Over nearly a decade of scrutiny by Barnet bloggers, we have investigated and reported the seemingly endless sequence of scandals, blunders, and political folly created by Barnet’s Conservative councillors. The incomprehensible tale of the MetPro fiasco, the disgraceful confiscation of travel passes for disabled residents, the cutting of vital respite care for children at Mapledown School, which cares for children with profound disabilities, the illegal CPZ parking charges, are only some of the many examples of administrative incompetence – and worse – that we have exposed and pursued.

 In all this time, in response to all of these disastrous situations, not one Conservative member has taken responsibility for the failure in services to what are very often the most vulnerable members of our community.

No one could be more vulnerable than a child: especially a child in care, whose well being has become the responsibility of the local authority, standing as a corporate parent.

Yet now we see the emergence of a most damning report from OFSTED, one that slates the provision of care services in Barnet for such children: a report that should shame any local authority, and would – anywhere else but in Barnet.

“The vast majority of care planning is ineffective. There is a lack of focus on measuring progress for children or their outcomes. When there is no progress, this is not re-evaluated or escalated effectively. This leads to drift and delay. This is particularly stark for a significant number of children who are victims of chronic long-term neglect and emotional abuse, who do not have the impact of this risk recognised, responded to or reduced, despite spending long periods subject to child protection planning … ”.

“Young people who go missing from care receive a poor service, because social workers do not find out enough about the risks to them. This means that young people who go missing are not always kept safe enough from dangers, such as gangs or adults sexually exploiting them”.

In any circumstances where there has been proven wrongdoing, or a failure in standards, it is usually the case, in Barnet, that officers are held responsible, and those elected members tasked with the responsibility – and paid generous allowances for those duties –of overseeing the enforcement of their own policies remain distanced from the consequences of their actions. We believe that this is wrong, and that councillors should be held accountable.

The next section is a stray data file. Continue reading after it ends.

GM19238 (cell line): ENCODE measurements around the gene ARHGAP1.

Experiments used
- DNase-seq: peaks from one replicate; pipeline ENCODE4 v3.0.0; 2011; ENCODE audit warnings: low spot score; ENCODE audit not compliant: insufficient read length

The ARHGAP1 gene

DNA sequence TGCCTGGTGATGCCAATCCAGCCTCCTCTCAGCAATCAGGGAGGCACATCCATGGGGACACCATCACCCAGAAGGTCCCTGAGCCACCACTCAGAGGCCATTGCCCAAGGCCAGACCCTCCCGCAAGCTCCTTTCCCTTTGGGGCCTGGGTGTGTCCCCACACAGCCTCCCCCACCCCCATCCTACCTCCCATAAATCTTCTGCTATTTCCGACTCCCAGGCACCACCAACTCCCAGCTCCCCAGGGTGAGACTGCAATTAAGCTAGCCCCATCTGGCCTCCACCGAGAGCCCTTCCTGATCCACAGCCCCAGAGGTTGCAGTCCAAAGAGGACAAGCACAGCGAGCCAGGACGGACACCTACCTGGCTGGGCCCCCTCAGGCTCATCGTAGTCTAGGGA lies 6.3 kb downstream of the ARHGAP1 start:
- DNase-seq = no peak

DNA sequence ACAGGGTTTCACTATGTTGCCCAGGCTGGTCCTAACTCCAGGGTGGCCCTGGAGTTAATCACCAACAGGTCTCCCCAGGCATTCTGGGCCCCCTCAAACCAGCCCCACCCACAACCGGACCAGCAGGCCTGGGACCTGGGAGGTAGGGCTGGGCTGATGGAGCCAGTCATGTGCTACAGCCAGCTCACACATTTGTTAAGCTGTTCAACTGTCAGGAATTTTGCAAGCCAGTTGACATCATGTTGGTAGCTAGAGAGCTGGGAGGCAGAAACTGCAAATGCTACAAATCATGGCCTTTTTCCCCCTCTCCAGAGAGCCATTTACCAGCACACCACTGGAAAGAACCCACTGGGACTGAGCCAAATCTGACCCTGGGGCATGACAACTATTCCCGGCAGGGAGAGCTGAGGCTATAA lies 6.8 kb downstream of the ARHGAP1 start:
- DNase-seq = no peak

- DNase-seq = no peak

In this case, we believe, the fault lies in a serious failure in leadership, oversight and scrutiny by the Children, Education, Libraries and Safeguarding Committee, chaired by Conservative councillor Reuben Thompstone.

The same committee was responsible for the Mapledown cuts – later reversed, after protests from parents, and a public outcry; and was also the instrument of approval for the devastating programme of cuts to our library service, presented to residents as mere ‘refurbishment’, but which has seen the closure of children’s libraries, and the removal of access for under sixteen year olds from any library operating the newly unstaffed hours.

It seems to us that under this Conservative administration, children are seen not as our most precious asset, but an easy target for cuts, and the lowering of standards meant to ensure their protection, and wellbeing.

In 2014 Tory members approved a cost cutting restructuring of Family Services which has resulted in the use of agency social workers soaring from none in 2013, to £3.05 million per annum in 2016/17.

With the average agency social worker staying just 202 days, there has been a constant turnover of staff, and throughout this period, Children’s Services have been under constant pressure to meet the budget savings forecast.

We believe that pressure on budgets for local social workers responsible for ensuring the safety of young people has lead to the near destruction of the service, and a situation where there are simply not the resources to ensure vulnerable young people are given the life chances they deserve.

This cannot possibly be in the best interests of the children of this borough.

We therefore make the following suggestions:

1.     That there must be a full open, transparent, and independent public inquiry into what went wrong.

2.     This inquiry must include a forensic audit of all correspondence between the Conservative administration and officers, regarding Children’s Services, to ensure that political interference has not, and cannot in future, prejudice the standard of care.